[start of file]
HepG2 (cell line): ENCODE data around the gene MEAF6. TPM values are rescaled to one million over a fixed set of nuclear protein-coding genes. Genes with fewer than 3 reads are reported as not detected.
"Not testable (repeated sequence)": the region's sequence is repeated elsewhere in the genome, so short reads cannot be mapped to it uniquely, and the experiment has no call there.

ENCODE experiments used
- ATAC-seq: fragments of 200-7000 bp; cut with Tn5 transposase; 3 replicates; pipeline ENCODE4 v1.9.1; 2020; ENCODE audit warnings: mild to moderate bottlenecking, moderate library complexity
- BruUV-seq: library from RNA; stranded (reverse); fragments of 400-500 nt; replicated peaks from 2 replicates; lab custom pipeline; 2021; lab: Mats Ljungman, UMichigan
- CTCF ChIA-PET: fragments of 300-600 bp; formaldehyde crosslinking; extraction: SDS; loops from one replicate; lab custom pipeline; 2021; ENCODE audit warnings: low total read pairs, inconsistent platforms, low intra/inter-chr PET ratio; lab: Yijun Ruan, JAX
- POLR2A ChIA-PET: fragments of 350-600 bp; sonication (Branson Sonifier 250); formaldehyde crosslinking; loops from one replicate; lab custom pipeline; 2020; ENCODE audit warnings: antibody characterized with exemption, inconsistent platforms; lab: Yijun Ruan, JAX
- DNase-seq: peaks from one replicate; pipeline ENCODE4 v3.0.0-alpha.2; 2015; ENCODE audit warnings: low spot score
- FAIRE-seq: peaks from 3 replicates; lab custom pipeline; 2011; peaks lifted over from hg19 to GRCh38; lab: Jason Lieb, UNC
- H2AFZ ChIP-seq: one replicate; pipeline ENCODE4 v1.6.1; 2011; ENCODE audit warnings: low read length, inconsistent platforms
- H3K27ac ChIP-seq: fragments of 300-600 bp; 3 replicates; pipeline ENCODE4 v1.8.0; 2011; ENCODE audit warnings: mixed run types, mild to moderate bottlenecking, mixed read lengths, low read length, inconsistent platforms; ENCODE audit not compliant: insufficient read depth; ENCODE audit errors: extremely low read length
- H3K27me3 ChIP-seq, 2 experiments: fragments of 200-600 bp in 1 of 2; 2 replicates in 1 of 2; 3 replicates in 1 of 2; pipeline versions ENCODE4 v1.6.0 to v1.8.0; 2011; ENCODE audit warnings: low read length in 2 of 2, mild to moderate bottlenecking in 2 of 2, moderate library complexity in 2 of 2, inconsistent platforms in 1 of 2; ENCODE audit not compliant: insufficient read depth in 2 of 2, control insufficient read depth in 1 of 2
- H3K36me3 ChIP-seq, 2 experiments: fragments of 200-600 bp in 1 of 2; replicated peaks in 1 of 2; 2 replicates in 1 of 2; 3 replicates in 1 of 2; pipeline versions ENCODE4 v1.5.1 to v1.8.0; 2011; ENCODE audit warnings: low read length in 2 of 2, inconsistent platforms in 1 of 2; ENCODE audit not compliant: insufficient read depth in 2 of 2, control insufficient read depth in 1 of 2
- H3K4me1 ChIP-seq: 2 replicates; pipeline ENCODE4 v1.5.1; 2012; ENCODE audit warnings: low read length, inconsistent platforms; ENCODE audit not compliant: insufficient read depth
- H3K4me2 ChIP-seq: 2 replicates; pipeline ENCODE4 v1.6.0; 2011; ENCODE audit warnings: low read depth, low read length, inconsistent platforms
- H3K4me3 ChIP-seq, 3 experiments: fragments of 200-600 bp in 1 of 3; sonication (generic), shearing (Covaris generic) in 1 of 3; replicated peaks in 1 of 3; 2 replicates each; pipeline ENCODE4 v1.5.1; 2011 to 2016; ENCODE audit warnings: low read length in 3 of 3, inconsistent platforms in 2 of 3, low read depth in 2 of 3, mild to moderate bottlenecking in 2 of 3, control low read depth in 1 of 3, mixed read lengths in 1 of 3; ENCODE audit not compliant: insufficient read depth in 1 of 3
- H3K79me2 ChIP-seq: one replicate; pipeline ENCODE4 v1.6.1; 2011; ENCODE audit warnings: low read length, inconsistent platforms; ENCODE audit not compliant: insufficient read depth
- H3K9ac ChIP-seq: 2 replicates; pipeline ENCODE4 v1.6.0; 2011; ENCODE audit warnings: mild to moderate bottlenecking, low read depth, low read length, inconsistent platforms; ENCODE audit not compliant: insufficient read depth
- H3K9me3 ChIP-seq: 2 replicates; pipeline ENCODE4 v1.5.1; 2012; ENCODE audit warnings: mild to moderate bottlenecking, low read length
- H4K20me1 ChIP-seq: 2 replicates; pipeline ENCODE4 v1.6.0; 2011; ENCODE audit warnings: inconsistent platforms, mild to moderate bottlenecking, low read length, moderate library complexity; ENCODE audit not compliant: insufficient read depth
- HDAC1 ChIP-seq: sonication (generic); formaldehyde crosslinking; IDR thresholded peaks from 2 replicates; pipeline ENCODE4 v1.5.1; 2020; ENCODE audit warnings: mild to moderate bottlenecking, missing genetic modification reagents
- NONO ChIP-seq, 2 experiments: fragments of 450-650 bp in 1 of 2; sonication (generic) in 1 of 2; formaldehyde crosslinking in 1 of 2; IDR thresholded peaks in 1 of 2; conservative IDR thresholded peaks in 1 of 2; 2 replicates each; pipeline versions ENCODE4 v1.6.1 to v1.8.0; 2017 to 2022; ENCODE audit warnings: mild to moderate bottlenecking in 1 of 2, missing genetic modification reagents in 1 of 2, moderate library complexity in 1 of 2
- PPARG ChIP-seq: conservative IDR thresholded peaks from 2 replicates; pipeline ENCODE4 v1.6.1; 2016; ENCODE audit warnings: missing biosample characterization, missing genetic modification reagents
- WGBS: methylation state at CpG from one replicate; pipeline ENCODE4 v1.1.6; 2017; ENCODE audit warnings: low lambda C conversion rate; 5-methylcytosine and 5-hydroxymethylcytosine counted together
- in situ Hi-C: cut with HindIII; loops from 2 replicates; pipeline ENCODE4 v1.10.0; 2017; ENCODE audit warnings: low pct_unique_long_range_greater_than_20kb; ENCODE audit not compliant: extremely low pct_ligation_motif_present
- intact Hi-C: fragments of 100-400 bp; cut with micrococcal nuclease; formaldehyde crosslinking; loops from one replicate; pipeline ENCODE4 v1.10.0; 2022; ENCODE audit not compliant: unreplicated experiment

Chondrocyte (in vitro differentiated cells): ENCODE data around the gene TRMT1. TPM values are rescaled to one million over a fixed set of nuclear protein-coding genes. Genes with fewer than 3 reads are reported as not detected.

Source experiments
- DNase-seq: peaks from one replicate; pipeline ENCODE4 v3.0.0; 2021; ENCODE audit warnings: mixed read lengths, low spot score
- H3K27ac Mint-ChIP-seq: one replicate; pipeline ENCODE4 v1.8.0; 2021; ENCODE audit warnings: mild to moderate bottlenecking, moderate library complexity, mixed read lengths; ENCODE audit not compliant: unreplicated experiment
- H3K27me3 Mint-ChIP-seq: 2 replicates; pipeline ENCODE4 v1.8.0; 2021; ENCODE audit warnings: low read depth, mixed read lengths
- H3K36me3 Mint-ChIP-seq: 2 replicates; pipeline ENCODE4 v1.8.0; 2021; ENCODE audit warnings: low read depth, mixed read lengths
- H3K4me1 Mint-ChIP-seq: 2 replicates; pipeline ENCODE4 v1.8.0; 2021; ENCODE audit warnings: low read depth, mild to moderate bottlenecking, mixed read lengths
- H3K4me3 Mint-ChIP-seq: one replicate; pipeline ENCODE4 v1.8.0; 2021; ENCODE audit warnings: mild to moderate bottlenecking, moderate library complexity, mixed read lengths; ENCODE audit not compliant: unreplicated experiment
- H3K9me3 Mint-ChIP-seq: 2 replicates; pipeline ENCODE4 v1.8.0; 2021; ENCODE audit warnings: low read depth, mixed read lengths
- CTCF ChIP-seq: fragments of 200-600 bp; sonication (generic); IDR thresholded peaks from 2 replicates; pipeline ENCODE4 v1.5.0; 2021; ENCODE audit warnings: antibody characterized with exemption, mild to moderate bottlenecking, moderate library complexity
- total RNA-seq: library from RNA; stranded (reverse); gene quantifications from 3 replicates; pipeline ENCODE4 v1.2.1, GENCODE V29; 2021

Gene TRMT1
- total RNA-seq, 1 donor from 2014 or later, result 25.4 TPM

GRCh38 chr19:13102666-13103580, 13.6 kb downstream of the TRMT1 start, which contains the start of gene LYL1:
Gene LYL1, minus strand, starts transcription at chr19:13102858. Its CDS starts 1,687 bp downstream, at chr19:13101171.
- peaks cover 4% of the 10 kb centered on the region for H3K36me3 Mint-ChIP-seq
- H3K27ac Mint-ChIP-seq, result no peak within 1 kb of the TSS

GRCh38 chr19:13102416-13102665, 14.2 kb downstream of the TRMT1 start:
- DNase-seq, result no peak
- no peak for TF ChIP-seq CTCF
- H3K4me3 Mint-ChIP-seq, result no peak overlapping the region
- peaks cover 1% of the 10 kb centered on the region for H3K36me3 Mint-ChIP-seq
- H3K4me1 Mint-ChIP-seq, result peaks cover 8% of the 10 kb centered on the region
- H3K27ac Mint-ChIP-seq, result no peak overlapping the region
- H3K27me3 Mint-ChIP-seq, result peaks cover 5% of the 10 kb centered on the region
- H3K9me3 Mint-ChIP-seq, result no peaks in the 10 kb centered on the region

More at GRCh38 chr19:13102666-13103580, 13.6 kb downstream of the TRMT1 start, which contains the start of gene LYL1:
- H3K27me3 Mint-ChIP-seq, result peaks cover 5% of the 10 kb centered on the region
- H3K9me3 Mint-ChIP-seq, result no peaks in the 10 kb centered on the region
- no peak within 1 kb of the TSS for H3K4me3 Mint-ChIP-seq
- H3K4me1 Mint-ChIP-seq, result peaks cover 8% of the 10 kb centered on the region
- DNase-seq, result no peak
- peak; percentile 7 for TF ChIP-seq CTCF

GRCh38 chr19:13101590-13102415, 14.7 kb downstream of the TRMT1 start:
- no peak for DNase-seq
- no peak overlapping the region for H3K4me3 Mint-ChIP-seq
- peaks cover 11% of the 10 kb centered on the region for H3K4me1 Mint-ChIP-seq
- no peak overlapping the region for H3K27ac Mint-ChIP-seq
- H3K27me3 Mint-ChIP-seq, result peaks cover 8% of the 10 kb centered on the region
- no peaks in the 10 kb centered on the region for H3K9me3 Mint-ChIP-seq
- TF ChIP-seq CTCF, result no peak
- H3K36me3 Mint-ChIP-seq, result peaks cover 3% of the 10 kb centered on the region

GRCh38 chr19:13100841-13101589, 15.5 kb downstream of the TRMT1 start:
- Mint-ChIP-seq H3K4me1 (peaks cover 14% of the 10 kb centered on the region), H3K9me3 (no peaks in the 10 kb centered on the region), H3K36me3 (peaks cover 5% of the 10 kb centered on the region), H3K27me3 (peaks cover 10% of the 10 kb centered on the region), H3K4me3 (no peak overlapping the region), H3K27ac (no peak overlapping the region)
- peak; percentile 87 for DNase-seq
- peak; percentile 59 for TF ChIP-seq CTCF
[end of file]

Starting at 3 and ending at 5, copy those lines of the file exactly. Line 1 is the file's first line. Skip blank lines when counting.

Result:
ENCODE experiments used
- ATAC-seq: fragments of 200-7000 bp; cut with Tn5 transposase; 3 replicates; pipeline ENCODE4 v1.9.1; 2020; ENCODE audit warnings: mild to moderate bottlenecking, moderate library complexity
- BruUV-seq: library from RNA; stranded (reverse); fragments of 400-500 nt; replicated peaks from 2 replicates; lab custom pipeline; 2021; lab: Mats Ljungman, UMichigan